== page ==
Tuesday, August 31, 2010

What Moves You?

City Arts Factory for Third Thursday in August had an exhibition called "What Moves You" which featured installation art. In a far back room, Jessica Earley had an installation with two projectors which were decorated to look like space shuttles. On one of the two screens she could be seen crying animated tears. Brigen Gresh had an installation in which railroad spikes hanging from the ceiling caused a traffic pattern which directed viewers to a corner of the room where a whimsical sculpture with multiple wheeled modes of transportation looked like they were balancing on a high beam. In the hallway a toilet bowl was lined with firecrackers.
Outside Pine Street was shut down and the Mobile Arts Show U-Haul was parked with the back of the truck facing the City Arts Factory. White curtains were draped from the rear of the truck. Near the ramp leading up to the truck, three monsters had set up a kissing booth. Terry was feeling quite bohemian this night, but what happens at the Mobile Art Show stays at the Mobile Art Show. Inside the truck was the work of Karen Russell. I identify with her angst filled figurative work.
A large weather balloon was perched in the middle of the street. This was an installation called "Connections". This sphere had video projected on it by students from UCF. I wandered the street because for a solid block artists were out and working on their creations for the duration of the evening. It had been raining rather hard at the beginning of the evening and most artists were under awnings. I followed their lead and sat down under an awning across the street from City Arts. Antonio Santos was painting right in front of me. He was working on a religious themed painting with the figures glowing in a mystical cloud. Jimmy Margary was painting two rather cartoony frogs.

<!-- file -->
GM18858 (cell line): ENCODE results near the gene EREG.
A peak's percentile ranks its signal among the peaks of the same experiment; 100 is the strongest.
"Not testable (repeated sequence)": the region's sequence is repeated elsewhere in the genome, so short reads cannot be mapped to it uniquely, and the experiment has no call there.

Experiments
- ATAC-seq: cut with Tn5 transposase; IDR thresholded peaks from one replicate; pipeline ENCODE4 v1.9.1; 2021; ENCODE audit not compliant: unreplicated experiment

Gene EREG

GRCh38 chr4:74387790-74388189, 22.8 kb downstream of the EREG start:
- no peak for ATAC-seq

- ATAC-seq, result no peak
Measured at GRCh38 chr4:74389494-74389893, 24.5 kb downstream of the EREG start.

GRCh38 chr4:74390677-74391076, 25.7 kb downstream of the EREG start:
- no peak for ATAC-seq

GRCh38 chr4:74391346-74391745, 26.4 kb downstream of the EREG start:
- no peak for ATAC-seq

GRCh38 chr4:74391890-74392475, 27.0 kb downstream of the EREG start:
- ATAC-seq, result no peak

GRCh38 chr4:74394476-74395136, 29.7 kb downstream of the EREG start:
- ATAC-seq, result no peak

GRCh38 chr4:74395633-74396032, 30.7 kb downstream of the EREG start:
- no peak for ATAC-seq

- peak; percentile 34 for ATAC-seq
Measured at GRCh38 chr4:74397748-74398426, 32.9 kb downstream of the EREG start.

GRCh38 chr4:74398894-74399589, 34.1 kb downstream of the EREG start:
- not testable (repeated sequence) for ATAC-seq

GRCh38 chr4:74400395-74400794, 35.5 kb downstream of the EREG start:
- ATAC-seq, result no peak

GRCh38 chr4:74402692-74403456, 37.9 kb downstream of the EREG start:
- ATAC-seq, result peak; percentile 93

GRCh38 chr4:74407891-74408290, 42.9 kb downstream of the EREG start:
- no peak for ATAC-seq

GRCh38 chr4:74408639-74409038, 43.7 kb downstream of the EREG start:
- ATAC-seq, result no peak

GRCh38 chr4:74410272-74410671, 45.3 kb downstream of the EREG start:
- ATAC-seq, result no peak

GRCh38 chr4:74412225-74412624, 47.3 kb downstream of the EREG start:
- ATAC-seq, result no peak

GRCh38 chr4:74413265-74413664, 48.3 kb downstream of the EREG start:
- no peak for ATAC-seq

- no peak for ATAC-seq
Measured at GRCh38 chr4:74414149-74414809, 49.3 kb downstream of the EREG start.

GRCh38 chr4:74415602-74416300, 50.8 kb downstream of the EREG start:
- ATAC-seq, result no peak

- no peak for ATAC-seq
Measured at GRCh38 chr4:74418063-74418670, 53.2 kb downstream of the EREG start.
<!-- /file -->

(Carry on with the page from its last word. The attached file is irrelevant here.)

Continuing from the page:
Michael Moore was set up on Orange Avenue somewhat isolated from the rest of the artist crowd. His work uses stencils and spray paint for a quick effect. I started my sketch since I was trapped by the rain. I hoped he might work on his painting but he ended up talking to a friend for the duration of my sketch. Around the corner a woman and man were arguing. She yelled, "I'm waiting to have fucking dinner with you! That is what our fucking plans were!" The man was yelling back, "I show up and you're all like..." I lost track of what he was saying as I walked away. A homeless man looked at me smiled and shook his head. I smiled back, amused.

Prints are available for each sketch for $250 and many originals can be purchased for $400. White museum grade shadow box frames are $100 more. You can e-mail Thor at analogartistdigitalworld@gmail.com

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